Since the 1990s, and especially in the wake of the 2008 financial crisis, there has been a profound shake-up in the global conversation on macroeconomic policy choices. An epoch of unbridled faith in the virtues of the market is now over. This is revealed in increasing debate even within the World Bank and International Monetary Fund on the merits of “structural adjustment”, relaxed capital controls and the necessity of fiscal discipline. Inequality is now a mainstream issue, with several IMF economists recently admitting that inequality is a negative “political choice” resulting from economic deregulation — see the new book “Confronting Inequality: How Societies can Choose Inclusive Growth”.
A global student movement challenging neoclassical orthodoxy and conservative policy prescripts has also emerged. So deep is the crisis in economic orthodoxy that even Francis Fukuymama, proclaimer of “the end of history”, has called for “socialism to return”.
What is deeply concerning is that there is currently no indication that this rich conversation and substantial shifts have filtered into mainstream economic discourse in SA, save for a few admirable efforts by student groups, heterodox economists and political economists.
The conversation about the “new dawn” needs to move beyond the all-too-prevalent view that all that is needed to stimulate economic recovery is a generalised idea of improved “investor confidence” and that this will happen once the budget deficit is diminished, an ever narrower band of inflation is met, and state capture is dealt with. What’s more, there can be no doubt that our state-owned enterprises need major restructuring. Yet it is concerning, as Sean Sweeney has argued on these pages, that the unbundling of Eskom suggests another attempt at “privatisation.”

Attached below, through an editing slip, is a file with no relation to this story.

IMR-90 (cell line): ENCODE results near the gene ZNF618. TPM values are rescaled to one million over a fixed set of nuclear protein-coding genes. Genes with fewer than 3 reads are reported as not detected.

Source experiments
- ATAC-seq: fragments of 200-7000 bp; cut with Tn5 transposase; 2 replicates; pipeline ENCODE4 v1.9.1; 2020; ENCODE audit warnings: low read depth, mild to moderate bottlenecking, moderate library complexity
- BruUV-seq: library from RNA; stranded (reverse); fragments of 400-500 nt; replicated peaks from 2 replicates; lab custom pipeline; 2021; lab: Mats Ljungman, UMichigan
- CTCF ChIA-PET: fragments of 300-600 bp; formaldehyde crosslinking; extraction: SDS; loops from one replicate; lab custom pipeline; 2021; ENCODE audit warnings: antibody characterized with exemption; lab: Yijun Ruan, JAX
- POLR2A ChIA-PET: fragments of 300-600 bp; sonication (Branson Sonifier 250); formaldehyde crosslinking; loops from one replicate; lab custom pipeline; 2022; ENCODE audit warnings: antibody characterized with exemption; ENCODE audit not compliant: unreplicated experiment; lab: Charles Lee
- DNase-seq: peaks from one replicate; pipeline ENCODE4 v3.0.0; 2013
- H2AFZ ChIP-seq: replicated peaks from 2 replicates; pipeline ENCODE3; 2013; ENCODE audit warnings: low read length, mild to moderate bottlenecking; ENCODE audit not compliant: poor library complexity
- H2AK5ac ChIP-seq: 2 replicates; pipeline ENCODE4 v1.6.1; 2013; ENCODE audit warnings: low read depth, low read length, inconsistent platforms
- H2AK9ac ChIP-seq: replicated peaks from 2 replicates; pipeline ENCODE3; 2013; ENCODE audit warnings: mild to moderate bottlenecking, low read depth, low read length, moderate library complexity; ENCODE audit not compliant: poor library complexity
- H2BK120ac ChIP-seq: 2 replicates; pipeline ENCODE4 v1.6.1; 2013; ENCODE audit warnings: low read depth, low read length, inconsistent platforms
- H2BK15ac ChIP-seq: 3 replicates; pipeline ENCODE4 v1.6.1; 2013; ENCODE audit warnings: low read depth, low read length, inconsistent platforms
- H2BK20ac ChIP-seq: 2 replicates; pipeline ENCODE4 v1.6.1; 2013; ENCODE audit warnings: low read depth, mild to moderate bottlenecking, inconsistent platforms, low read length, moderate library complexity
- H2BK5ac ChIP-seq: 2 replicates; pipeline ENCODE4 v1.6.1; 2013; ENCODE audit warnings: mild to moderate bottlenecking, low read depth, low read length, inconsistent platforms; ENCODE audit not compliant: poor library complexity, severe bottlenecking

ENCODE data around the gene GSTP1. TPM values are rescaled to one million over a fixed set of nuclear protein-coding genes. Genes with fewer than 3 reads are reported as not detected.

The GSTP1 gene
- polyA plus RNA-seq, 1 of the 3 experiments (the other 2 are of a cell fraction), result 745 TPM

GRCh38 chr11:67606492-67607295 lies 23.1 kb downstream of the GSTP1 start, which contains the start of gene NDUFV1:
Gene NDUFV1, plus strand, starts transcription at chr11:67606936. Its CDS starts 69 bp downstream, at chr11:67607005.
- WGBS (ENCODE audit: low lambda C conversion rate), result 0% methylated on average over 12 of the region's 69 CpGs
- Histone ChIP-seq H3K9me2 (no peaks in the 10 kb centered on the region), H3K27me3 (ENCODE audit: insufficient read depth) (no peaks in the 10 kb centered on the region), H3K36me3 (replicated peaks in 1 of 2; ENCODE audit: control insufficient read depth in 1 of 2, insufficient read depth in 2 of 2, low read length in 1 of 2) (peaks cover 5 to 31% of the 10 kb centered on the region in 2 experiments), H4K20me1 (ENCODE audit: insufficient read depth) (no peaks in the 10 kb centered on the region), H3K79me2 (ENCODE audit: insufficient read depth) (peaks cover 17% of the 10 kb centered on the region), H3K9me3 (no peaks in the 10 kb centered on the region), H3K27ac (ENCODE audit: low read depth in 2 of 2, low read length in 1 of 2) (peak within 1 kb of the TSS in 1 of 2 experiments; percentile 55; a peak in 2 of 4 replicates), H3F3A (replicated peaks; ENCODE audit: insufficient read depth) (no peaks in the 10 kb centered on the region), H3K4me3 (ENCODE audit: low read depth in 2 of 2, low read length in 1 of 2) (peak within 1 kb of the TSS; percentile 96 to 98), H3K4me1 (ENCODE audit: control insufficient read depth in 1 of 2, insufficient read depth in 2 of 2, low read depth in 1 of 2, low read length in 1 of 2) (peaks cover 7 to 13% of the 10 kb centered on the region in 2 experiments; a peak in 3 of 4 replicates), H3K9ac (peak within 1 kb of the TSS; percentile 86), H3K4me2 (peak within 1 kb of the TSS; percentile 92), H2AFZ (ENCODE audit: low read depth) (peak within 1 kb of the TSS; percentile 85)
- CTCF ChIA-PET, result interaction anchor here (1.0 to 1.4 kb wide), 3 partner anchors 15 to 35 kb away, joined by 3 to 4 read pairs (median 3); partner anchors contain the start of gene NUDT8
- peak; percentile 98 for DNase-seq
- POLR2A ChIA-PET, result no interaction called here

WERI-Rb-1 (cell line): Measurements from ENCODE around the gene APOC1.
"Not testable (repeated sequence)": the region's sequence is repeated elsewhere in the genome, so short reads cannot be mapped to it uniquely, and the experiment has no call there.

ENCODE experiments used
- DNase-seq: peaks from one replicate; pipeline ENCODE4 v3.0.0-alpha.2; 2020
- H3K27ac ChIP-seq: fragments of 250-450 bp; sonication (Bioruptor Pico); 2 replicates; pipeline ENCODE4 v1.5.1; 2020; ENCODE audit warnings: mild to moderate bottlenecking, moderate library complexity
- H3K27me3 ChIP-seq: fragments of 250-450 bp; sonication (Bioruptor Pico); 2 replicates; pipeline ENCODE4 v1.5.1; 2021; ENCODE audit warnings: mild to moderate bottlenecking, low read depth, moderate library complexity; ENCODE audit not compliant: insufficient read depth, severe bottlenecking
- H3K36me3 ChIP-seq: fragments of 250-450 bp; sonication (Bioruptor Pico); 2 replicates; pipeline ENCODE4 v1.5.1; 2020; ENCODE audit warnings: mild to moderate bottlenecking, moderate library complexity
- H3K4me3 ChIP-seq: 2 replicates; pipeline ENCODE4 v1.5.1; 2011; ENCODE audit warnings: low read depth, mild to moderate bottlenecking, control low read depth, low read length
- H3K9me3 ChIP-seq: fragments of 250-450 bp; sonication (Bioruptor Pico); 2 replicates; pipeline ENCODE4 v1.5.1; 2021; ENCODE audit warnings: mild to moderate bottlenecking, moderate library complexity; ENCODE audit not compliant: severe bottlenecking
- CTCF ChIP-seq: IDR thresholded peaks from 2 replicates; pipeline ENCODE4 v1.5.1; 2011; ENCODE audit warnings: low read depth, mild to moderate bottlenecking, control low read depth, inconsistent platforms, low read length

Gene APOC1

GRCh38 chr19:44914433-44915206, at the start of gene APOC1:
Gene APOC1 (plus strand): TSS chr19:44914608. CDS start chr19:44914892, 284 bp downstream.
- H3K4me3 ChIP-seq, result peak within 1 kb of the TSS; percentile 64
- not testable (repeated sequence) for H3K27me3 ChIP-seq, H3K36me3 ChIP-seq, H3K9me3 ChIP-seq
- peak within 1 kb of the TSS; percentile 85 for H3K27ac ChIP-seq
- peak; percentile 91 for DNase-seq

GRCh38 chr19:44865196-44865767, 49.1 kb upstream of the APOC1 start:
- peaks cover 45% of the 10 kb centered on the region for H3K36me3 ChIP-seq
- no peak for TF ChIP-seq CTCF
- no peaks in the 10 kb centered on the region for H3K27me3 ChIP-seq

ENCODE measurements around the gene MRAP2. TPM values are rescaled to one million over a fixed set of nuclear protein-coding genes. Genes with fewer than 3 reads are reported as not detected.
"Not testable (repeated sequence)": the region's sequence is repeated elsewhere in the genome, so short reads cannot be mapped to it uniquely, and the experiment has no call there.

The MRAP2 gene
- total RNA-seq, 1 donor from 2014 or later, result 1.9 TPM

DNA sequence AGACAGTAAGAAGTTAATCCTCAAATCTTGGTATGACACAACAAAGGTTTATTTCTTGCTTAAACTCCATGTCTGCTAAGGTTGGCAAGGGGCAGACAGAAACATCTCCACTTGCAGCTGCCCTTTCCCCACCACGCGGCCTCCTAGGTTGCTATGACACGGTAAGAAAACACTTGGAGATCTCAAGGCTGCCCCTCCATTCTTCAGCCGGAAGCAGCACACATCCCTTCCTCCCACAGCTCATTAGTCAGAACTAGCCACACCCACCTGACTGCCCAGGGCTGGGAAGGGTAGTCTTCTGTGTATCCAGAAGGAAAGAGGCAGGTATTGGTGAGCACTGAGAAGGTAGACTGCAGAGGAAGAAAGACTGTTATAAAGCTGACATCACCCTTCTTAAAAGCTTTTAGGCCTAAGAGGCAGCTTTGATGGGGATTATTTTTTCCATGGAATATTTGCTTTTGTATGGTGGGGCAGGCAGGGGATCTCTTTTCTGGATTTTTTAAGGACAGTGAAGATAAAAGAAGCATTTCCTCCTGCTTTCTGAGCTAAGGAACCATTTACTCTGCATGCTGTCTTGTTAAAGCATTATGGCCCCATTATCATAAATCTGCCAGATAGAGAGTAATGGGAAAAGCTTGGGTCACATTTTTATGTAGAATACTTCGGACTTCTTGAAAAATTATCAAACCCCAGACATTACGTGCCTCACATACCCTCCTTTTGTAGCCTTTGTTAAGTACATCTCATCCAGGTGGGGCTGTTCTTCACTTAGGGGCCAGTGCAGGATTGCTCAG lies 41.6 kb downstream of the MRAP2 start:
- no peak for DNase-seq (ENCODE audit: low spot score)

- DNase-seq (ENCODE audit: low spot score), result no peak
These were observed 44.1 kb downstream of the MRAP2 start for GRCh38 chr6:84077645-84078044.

The current administration should be alert to the substantive policy limitations that a return to the principles of Gear would represent. It should also not replicate the rather secretive and nonconsultative means by which Gear suddenly replaced the ANC’s 1994 reconstruction and development plan. Unfortunately, the development of economic policy during the transition abandoned the struggle’s mass-based, consultative roots in favour of “behind-closed-door” decision-making. Vishnu Padayachee and Robbie van Niekerk have argued that the process of economic policymaking during the transition was fragmented, compartmentalised and personalised, and was cut off from multiparty talks at the likes of Codesa. We cannot afford a repeat of this as we confront our current crisis.
The finance minister recently called for “out-of-the-box” thinking, and we would urge that this be taken as a genuine call for debate. We need a “new deal” that would be truly transformative, inclusive of all stakeholders and commits to experimenting with fresh ideas. We hope to see the outlines of such thinking in the upcoming Budget speech and not a consolidation of austerity.
What is also generally missing from mainstream economic policy discourse is a systematic attempt to integrate concerns about the looming ecological disaster into debates about growth, redistribution and investment, and indeed capitalism as a whole. We can learn from the green new deal proposals in the US, and initiatives calling for a just transition and 1-million climate jobs in SA, and invest in energies that will limit our reliance on fossil fuels as well as those that make the country more resilient to the effects of climate change.
The world is changing and so is the global discourse on social and economic policy. SA should not miss the opportunity to shape a “new deal” in line with past experiences and present realities.
Osborne and Smith are with the Institute for African Alternatives.